Given Python's scripting design, developers struggle with putting Python into a concise structure (wrangling messy files everywhere, etc.). I work as a software engineer and product owner at a small, early stage startup called FINDMINE that uses machine learning to scale the currently manual and tedious process of product curation. We develop and maintain five large scale Python applications which make up the FINDMINE product, as well as two open source Python libraries. As you can imagine, as FINDMINE has continued to grow as a company and serve more clients, the engineering team has faced some very familiar startup growing pains as we scale our software and our development team.
Problem 1: Wrangling Third Party Dependencies
All of our applications at FINDMINE are written in Python 3.5 and 3.6. As many developers and maintainers of large scale software systems in Python can attest, organizing your source code in a concise structure can be a struggle because of Python’s scripting design. Furthermore, it’s often important to have a Python package deployment strategy, because deployment can be complicated by your code’s reliance on third party dependencies.
I know many people can relate to the frustration of running a python application, only to have it crash because the machine you’re using happens to be missing some arbitrary list of dependencies. Suddenly you’re piping pip freeze into files and wrangling them all over the place!
So we were looking for a solution that would give us a two things. First, the ability to deploy our applications as a single executable. Second, we wanted a way to package all the application’s dependencies into that single executable, so that it could run on any machine without any problems.
Problem 2: Lacking a Replicable Environment for Development and Testing
Our second problem was one that will be very familiar to anyone who has worked in a small startup environment - we didn’t have a replicable environment for development and testing. Our five applications share configurations and modules, including an communication protocol that defines how the applications would communicate certain information with one another. Making changes to any of these shared components meant that we encountered many development coordination and versioning issues.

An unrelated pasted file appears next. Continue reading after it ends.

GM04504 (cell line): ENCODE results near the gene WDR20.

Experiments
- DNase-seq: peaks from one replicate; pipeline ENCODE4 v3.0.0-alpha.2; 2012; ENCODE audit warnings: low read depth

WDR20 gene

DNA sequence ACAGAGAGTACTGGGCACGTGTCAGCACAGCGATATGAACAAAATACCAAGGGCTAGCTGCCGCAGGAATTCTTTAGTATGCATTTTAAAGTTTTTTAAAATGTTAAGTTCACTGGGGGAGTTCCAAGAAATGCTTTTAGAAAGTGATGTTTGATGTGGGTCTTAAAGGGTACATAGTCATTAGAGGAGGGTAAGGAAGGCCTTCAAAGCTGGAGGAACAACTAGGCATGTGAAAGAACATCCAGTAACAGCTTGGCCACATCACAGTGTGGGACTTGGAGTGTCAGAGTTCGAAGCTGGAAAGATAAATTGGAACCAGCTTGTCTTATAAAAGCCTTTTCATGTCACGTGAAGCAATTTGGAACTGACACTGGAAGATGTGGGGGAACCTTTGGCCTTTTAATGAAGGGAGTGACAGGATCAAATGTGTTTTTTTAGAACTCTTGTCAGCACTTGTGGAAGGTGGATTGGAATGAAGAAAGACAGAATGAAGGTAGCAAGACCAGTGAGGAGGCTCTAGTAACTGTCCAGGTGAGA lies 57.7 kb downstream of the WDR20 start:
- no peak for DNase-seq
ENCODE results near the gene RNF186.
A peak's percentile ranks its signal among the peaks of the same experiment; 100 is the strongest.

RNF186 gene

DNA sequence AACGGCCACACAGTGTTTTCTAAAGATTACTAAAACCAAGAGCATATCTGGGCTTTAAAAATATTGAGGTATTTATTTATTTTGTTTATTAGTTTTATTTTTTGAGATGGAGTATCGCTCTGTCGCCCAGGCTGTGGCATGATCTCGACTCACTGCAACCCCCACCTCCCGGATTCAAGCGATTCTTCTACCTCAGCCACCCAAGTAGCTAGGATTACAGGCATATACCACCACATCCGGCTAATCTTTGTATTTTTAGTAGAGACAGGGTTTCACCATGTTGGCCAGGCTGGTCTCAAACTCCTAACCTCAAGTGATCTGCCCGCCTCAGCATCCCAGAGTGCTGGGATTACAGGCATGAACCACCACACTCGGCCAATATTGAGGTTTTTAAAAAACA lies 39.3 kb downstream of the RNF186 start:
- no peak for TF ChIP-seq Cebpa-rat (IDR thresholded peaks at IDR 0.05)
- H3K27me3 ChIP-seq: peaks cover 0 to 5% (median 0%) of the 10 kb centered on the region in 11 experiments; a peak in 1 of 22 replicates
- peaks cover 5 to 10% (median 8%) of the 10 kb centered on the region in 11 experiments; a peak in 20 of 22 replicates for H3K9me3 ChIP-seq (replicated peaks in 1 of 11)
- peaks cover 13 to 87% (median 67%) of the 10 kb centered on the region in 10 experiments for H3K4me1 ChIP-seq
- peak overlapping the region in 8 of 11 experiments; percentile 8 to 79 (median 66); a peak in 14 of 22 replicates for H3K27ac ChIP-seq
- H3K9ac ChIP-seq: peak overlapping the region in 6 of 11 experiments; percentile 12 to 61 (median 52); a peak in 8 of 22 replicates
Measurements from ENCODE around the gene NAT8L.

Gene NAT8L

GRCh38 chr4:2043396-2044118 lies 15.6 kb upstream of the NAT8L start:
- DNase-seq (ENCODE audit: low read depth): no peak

We wanted to mature our development process and create a build process that would ensure a consistent environment for developing, testing and running our software. We also recognized that we needed to start using a continuous integration development practice, and needed an automated build and test functionality to detect integration errors.
To solve these two problems we came up with a unique way to use Pex, a packaging utility, and Bazel, a build tool, together. Over the course of my presentation, I'm going to introduce both of these tools for those who are unfamiliar with them. Then, I’m going to walk through our cool way of using Pex and Bazel together, but rather than describing our actual FINDMINE build structure - I’m going to use a super simple Sample Application for demo purposes.
Why you should attend
Anybody who develops software in Python, regardless of their level, could benefit from learning about Pex and Bazel and how to leverage them to speed up developing, building, testing and deploying Python applications. I'll discuss our methodology, show a demo in action, and show you where to go to replicate this for your own applications. Finally, I'll discuss the learnings and insights we discovered while struggling through the muck in coming to this solution.